Options for entry level PCP’s have increased by leaps and bounds in the last few years. As the sport of airgunning finally makes a shift to the mainstream shooting community we are seeing more and more economical PCPs come to the table. The formula for an entry level PCP seems simple enough, a barrel, a stock, a bolt action, and an air tube. But are all entry level PCP’s created equal? In this week’s Head to Head, we are going to look at two rifles that from the outside are nearly identical, and are probably the closest matched rifles that we have ever compared in a Head to Head to be honest. Let’s take a look at each of our competitors in this Entry Level PCP Flyweight Division fight.
In the Red corner, hailing from the good ol’ U.S. of A. is a tried and true rifle that has really gained a foothold in the entry level PCP market. Of course, we are talking about the Benjamin Maximus. With its parentage coming from the much revered Benjamin Discovery, the Maximus brings updated styling and a synthetic stock to a classic rifle design. The Maximus, along with the Benjamin Discovery, have probably brought more shooters to the sport of PCP airgunning than any other rifles. So does the Maximus still make the cut, or is it time for our competitor to take the reigns? Let’s see who we are up against.
In the Blue corner, coming to us by way of far-off China we have the new Beeman QB Chief. The QB Chief is the new big brother to the classic QB series of CO2 rifles. The Chief gives you the same Beeman QB reliability and function as the CO2 models but is now available in a factory PCP configuration. Does this combination of old and new have what it takes to unseat the champion of the entry level PCP market? QB’s have had a soft spot in the hearts of airgunners the world over for some time, but can this new version rest on the laurels of its predecessors? There’s only one way to find out, let’s get them in the ring!
Round One: Overall Construction and Build Quality
The Maximus at first glance is definitely utilitarian. There is nothing flashy about it all. You can tell that this is a gun that is meant to accomplish two things: 1- to shoot well and 2- to stand up to whatever is thrown at it. The synthetic stock is lightweight (the whole gun weighs in under 5 lbs) as well as rugged with a non-slip finish and comes with pre-installed swivel studs for a sling. The barrel, breech, bolt, and air tube are all steel and finished in what appears to be a black oxide or very dark bluing. The fitment and finish of the stock and the metal seem to be solid and are what one would expect from a mass-produced, US made rifle. Very little frills and a lot of practicality.
There are however a couple of negatives that we ran into with the construction of the Benjamin Maximus. The first being the liberal use of plastics. We understand that in order to keep the cost down for the end user that the use of plastics is a necessity, but even just a metal trigger blade would take the quality level up a notch. The trigger, trigger guard, as well as the front and rear sight housing are all plastic. Will they work, yes. Will they stand up to the test of time? Most likely. But we would still like to see more metal on this gun. Another negative that we ran into on the Maximus was the front sight being jettisoned from the rifle on the first shot. The front sight is pressed onto the barrel and it would appear that the sight on our test model was not properly seated. After our first shot, we noticed that it was no longer on the rifle. It was found, undamaged, lying about halfway down the range. With just a quick tap from a mallet, the sight was back on and stayed put for the rest of our testing… but worth noting. Hopefully, this is just an outlier problem and not indicative of all shipped rifles.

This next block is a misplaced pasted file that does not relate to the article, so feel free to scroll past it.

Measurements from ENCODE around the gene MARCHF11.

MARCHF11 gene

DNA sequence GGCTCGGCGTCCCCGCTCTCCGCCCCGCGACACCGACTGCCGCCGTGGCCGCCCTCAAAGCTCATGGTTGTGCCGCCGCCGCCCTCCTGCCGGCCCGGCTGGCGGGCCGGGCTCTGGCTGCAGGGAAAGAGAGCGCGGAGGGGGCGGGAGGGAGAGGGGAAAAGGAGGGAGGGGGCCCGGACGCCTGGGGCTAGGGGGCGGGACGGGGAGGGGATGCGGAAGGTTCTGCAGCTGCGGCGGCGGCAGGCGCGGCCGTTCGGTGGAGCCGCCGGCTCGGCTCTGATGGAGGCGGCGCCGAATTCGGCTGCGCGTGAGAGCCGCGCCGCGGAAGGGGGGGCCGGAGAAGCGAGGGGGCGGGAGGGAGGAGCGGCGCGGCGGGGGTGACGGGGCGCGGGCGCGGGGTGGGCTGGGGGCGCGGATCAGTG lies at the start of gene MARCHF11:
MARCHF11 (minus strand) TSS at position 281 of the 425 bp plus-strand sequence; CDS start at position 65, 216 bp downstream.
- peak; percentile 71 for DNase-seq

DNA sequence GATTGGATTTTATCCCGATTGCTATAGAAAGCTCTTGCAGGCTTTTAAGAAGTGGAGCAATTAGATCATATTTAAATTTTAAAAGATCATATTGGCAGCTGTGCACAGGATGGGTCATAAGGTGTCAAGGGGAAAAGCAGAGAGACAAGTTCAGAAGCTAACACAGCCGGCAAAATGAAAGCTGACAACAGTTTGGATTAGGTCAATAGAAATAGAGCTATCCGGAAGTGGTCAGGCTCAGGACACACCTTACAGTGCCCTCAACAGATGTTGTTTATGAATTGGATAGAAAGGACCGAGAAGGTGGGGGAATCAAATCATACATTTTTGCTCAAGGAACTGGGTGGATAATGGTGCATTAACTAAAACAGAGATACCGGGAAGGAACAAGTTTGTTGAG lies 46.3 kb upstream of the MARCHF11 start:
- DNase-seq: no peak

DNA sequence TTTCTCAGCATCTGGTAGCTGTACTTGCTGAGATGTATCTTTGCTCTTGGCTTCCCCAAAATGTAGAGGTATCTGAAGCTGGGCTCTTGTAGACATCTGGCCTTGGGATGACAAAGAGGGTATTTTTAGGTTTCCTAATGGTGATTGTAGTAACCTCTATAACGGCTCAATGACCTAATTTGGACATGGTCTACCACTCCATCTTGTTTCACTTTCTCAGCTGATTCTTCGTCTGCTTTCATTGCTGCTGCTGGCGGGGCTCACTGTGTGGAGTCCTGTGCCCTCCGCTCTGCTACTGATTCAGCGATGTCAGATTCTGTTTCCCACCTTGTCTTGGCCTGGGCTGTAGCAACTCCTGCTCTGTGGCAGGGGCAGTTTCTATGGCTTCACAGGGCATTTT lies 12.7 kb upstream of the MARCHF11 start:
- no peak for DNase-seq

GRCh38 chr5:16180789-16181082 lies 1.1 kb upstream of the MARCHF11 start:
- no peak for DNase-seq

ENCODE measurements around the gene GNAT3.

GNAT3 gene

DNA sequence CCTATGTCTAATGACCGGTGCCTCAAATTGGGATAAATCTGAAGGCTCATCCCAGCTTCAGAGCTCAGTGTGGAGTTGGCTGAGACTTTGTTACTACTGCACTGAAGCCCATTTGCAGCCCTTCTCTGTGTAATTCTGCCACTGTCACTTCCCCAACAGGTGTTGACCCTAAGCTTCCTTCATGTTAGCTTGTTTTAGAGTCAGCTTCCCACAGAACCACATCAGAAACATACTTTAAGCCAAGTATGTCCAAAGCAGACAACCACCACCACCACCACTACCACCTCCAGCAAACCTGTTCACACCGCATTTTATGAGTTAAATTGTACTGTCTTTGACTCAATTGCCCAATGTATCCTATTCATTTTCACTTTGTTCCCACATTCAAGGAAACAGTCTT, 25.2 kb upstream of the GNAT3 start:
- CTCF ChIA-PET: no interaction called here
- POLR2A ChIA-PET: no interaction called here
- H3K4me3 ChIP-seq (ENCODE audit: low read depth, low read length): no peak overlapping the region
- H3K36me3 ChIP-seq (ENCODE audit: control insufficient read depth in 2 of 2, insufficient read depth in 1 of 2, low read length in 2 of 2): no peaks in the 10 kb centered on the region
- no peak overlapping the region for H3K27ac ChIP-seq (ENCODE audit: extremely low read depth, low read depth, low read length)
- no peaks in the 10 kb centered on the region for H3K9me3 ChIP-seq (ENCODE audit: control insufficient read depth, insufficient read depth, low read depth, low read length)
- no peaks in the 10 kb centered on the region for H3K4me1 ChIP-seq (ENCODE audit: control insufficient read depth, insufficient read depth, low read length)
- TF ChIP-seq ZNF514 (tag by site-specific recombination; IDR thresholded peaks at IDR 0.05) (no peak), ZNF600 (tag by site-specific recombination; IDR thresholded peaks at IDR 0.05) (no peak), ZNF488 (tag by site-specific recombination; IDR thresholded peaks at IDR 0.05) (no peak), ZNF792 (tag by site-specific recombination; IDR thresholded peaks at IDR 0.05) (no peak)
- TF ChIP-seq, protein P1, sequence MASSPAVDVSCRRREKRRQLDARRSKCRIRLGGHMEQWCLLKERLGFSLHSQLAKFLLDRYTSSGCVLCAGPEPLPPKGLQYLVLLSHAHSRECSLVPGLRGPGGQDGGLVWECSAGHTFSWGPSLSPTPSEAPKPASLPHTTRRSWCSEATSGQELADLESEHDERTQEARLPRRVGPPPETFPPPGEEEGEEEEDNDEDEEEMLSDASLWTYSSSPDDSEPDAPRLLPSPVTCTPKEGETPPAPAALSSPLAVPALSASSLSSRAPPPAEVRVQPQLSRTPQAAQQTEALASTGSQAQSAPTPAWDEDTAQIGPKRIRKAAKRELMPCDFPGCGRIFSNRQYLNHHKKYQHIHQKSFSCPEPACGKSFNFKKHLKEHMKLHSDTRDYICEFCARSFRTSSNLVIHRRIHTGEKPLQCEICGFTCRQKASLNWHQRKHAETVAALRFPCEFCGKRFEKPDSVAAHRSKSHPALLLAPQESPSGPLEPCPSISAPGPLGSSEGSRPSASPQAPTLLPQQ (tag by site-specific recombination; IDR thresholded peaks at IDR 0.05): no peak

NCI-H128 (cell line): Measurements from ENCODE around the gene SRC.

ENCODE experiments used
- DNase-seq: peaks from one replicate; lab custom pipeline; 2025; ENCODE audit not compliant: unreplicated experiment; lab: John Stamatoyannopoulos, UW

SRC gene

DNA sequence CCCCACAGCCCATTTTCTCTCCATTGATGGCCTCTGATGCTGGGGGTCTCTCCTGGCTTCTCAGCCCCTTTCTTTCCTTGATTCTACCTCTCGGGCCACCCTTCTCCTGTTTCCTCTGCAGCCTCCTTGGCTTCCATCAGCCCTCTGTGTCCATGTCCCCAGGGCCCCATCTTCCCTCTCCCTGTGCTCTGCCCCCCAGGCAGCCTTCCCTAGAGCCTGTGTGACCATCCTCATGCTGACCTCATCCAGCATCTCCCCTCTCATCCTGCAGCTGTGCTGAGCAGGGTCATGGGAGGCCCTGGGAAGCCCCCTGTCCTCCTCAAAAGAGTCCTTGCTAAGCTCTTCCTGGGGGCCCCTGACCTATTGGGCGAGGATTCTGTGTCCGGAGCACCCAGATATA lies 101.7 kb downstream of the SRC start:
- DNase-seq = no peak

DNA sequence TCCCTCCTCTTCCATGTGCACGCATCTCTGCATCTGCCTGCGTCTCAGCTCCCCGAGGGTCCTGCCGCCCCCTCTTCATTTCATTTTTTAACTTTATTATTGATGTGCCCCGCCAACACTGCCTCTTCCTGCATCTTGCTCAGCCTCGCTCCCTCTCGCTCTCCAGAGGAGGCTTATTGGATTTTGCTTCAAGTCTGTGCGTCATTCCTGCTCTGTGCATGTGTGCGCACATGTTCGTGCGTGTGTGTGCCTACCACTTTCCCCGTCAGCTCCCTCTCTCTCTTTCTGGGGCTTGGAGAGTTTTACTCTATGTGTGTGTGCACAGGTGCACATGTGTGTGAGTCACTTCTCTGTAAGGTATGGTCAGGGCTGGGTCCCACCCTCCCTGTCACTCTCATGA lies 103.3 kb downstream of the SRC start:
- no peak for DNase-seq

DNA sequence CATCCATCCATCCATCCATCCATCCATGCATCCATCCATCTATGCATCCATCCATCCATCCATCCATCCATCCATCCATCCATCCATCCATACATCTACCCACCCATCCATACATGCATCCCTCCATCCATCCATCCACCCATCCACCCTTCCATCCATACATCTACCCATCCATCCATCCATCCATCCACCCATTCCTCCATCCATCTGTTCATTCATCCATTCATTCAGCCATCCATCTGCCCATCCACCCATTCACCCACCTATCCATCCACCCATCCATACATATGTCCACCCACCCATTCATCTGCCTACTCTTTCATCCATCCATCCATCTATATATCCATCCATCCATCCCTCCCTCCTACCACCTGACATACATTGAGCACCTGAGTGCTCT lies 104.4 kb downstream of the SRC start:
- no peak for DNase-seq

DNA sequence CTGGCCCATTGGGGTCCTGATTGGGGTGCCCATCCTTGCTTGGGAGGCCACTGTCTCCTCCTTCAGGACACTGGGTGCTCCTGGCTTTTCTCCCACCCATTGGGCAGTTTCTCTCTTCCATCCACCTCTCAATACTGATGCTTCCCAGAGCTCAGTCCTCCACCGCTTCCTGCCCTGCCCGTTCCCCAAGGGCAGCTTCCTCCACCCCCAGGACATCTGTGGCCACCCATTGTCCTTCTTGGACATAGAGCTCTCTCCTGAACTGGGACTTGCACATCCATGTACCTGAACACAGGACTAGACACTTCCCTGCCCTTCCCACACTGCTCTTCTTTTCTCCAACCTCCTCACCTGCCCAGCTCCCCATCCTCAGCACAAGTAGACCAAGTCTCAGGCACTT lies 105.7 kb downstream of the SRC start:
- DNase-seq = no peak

Overall our judges rated the Maximus an 8/10 on build quality. It is a simple gun with a simple purpose, to get people out shooting. It’s no frills approach is really part of what makes it so attractive. Only a few small things stand out in what is by and large a well built, solid air rifle.
Out of the box, the QB Chief has a little bit more of a traditional look with a wood stock and its blued metal finishes. The stock is pretty similar to what has been found on Beeman QB rifles in the past but has been re-profiled slightly. The forend is definitely wider which, in our opinion make this rifle a little easier to hold while aiming. The stock also feels fatter around the wrist/pistol grip area. The stock appears to be Beach that has been finished in a dark stain. QB stock factory finishes have been notoriously “soft”, meaning they ding and scratch easily. The QB Chief seems to be no exception as we noticed a fairly large ding on the side of the stock most likely caused in shipping.
Like the Maximus, the barrel, breech, bolt, and air tube are all steel. The Beeman QB Chief also uses the same Foster style fill configuration as the Maximus at the forend of the air cylinder. When we charged both guns with air to test for leakage we noticed that the fill cap that covers the foster valve would, from time to time, randomly pop off the rifle. Upon further inspection, we found a small, barely noticeable leak coming from the threads around where the foster fitting screwed into the air tube on the QB Chief. This was fixed by torquing down the foster fitting with a wrench. So far, out of the box, the Chief had two strikes against it, all be it they were small, quick fixes.